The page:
load tires or not

Goz63

Active member

Equipment
Kubota L2501, LA525 loader, QH15,Land Pride RCR1860, BB2560, SGC0660, forks
Jun 19, 2021
230
249
43
Mississippi
My buddy has my exact tractor. My tires are loaded his are not. He has to put his tractor in 4WD at times I am still running 2WD. Much improved traction. Very glad I went with loaded.
 
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Turfturd

New member

Equipment
B7510
May 20, 2021
10
1
3
Missouri
I am a new compact tractor owner. I just purchased a B7510 w/ loader.
I like the discussion here. Both seem to have there advantages.
It takes me back to my sprint car days, when we talked about suspended weight versus non suspended weight. Rolling weight versus chassis weight.
I like the idea of being able to remove the weight though. I did hang a box blade on it and that helped quite a bit. Still looking for some wheel weights.
Thanks for the discussion.
 

NHSleddog

Well-known member
Lifetime Member

Equipment
B2650
Dec 19, 2019
1,941
1,414
113
Southern, NH
Both.

I have loaded rear tires. My dealer won't deliver a tractor with a FEL without loading the tires. It is needed IMO.

I still use my ballast block (800lb lead) all the time. I use it when doing loader work and I use it when using my hydraulic auger, when snow plowing etc.
 

krakenacres

New member

Equipment
1985 Kubota L225 w/ bush hog front loader
Jul 11, 2021
7
0
1
Parma Twp MI
I have an ‘85 L225 w/FEL. I just replaced the original rear tires with new Carlyle F3 tires loaded with rim Guard. My tires are now a bit wider and contact the frame so now I need 2“ spacers.
 

568152

New member

Equipment
B6200 D HST
Aug 16, 2021
11
0
1
Keene NH
Newbie here. Got my first tractor a few months ago, a 37 year old B6200 D HST with the original turf tires still mounted. Kubota manual says not to load my turf tires. Why not? Seems that many people ignore that & fill them anyway. My rear tires had been previously loaded then drained & one also had fix-a-flat inside. Terrible mess when removing to repair rims & add tubes. Now I can't find correct replacement tires! Did buy new Carlisle 21" front tires but circumference is LESS THAN the circumference on my original 20.5 front tires, messing up my 4WD circumference ratio. Now considering changing rear turf tires from 29 to 31.5 & front tires from 20.5 to 22., if I can find any. Any reply & advice will be appreciated.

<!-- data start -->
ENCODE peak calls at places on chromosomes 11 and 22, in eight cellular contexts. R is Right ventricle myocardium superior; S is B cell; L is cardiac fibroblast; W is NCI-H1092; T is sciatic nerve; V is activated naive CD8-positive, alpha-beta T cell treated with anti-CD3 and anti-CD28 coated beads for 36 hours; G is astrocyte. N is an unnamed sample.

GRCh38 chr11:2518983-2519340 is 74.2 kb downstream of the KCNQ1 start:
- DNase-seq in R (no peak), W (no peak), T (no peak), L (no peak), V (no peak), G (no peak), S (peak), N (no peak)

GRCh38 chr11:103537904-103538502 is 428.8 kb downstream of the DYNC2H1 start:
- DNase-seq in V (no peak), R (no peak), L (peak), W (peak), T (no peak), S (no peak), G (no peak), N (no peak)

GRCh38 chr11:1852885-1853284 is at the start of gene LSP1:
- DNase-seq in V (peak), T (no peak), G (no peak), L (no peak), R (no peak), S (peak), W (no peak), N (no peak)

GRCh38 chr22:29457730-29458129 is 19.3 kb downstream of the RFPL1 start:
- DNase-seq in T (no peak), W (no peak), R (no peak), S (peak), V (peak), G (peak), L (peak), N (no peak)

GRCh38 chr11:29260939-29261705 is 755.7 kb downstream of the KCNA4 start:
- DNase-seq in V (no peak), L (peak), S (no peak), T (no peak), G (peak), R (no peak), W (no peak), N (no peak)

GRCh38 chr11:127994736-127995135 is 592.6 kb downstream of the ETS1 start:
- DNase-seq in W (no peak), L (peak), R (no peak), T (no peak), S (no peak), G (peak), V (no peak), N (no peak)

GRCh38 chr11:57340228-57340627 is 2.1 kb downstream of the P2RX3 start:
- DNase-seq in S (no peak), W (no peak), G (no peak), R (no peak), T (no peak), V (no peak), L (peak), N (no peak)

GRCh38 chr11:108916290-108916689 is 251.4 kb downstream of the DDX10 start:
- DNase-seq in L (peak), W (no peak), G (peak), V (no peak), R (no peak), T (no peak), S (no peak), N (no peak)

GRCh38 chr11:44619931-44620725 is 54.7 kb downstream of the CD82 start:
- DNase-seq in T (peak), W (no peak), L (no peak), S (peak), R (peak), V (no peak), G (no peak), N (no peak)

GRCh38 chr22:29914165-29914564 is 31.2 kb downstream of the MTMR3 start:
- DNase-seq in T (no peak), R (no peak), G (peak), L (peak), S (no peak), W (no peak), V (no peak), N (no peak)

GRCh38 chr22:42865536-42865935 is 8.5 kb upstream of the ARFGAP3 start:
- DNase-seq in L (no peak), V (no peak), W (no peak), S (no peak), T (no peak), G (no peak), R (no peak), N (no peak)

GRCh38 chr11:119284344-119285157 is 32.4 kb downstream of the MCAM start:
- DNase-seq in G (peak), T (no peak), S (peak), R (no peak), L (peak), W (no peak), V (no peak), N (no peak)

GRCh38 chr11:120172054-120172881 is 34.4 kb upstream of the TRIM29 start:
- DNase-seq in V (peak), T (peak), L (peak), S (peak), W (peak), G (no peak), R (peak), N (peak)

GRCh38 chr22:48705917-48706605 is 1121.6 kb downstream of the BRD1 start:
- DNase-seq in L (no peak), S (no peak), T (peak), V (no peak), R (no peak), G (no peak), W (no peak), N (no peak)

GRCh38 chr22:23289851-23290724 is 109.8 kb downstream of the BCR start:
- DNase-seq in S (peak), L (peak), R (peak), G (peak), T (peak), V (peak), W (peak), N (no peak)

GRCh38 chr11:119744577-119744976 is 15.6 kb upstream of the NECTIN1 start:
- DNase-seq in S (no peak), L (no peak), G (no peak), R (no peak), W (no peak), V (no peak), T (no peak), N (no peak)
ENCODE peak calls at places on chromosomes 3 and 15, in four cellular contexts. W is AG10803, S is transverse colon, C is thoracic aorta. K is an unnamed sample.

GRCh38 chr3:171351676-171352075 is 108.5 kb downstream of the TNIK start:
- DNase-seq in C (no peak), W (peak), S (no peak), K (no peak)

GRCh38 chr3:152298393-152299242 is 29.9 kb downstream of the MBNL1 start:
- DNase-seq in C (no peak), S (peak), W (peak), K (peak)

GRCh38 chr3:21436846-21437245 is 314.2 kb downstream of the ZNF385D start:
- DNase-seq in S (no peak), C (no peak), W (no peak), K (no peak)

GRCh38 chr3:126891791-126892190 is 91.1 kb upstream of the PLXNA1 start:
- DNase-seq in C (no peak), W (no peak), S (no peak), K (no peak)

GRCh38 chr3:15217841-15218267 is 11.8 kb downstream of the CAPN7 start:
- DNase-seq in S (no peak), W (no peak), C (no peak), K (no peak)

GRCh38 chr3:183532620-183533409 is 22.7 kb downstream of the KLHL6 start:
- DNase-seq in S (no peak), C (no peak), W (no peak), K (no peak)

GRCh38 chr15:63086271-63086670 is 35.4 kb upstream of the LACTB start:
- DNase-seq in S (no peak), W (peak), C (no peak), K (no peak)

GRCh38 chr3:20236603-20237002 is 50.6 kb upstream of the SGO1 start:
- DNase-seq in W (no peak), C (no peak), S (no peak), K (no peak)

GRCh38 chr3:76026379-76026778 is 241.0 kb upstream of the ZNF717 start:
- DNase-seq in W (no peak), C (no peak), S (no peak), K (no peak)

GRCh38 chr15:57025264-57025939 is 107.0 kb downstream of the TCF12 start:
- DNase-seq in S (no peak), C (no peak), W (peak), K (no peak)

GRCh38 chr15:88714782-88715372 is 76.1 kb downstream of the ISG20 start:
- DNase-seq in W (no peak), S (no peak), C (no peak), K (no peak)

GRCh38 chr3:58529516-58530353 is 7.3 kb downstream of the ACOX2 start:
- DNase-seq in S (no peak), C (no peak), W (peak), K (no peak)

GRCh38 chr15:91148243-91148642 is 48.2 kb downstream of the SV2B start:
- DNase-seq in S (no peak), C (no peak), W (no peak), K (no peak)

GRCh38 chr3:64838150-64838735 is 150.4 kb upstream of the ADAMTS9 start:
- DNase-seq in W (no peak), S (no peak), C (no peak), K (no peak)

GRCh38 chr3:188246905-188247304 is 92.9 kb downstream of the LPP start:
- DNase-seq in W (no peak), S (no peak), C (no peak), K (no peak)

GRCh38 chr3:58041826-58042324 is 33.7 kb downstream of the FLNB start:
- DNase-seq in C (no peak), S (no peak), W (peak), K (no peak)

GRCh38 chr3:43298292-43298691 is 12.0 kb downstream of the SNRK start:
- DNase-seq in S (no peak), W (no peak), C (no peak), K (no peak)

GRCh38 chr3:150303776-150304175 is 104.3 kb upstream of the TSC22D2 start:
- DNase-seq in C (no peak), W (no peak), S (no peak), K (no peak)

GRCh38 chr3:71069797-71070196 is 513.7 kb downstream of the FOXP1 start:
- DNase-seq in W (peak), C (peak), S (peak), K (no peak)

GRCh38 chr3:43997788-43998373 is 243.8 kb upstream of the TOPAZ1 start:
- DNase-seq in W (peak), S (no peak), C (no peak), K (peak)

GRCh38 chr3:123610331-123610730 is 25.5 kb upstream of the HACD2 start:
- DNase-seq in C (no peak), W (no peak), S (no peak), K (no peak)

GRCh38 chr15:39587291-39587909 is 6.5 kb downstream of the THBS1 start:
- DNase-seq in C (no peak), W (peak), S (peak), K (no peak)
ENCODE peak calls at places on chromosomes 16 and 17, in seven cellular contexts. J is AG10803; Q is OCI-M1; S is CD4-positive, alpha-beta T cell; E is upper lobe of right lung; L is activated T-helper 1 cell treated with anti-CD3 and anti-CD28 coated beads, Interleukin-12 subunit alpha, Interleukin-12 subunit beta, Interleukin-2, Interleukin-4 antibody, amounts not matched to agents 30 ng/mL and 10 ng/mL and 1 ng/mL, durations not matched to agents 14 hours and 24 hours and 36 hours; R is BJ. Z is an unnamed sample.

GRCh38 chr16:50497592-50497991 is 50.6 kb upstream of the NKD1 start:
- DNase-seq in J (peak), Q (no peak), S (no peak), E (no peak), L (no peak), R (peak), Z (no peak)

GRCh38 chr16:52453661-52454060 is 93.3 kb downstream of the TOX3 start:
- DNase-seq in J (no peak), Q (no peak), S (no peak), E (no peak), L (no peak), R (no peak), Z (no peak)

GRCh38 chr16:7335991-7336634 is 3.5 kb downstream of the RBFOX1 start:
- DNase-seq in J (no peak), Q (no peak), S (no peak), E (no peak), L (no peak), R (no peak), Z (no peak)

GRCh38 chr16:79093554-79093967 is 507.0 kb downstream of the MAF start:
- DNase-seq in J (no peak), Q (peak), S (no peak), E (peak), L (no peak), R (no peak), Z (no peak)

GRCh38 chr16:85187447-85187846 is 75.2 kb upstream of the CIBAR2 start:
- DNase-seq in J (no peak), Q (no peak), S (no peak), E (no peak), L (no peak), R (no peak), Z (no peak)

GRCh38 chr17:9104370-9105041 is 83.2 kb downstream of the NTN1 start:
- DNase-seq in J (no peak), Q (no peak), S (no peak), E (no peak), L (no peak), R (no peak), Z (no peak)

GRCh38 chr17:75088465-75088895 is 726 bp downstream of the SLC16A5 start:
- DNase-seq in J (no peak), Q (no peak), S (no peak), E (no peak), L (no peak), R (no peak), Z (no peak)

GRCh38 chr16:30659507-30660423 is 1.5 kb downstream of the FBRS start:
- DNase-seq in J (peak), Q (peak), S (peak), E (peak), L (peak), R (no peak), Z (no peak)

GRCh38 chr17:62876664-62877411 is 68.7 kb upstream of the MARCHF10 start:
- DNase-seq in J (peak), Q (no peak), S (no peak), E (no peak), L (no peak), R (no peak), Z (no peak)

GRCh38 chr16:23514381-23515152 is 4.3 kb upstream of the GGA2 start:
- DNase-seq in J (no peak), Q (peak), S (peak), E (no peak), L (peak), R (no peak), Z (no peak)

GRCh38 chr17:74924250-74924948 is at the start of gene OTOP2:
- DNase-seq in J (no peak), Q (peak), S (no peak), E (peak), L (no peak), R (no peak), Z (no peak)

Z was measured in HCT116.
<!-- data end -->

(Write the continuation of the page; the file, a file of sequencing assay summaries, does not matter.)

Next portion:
85Hokie

Well-known member
Lifetime Member

Equipment
BX-25D ,PTB. Under Armor, '90-'92-B7100HST's, '06 BX1850 FEL
Jul 13, 2013
8,468
689
113
Bedford - VA
Age old question about loading the tires....

Cheap and easy to do - rimguard is $$$ but worth it - but the others do a great job too.

It keeps the center of gravity low on the tractor - period!
It add traction - and it does NOT place a load on the tractor! WEIGHTs do almost the exact same thing when carried low - but do place a load on the machine.

Reason not to ...... cutting grass on flat areas ..... more tire marks.... but on hills - it is a must!

I have all 4 of my B's and BX's loaded ---- only PITA is when I need to take the rim/tire off !!!
 

Outnumbered

Member

Equipment
Kubota L3901, FEL, BB1260, Forks, Caryall, 5' Tiller, RCF2060 Rotary Cutter
Oct 26, 2019
38
20
8
Moseley, VA
Load them and you will never look back. I have both my Kubota L3901 and and my FIL old Ford 2600 loaded. Helps with traction and stability. I have had to replace two of the old loaded tires on the Ford and I was able to get them on and off the tractor using some common sense and a cumalong. not a big deal for the safety and traction they provide.
 
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Tim Horton

Member

Equipment
"PEPE" RTV400
Mar 22, 2018
182
13
18
British Columbia Canada
Yes...... Would never be with out it...

I did a DIY fill on my old tractor of washer fluid and anti freeze... About 75-25% Worked well..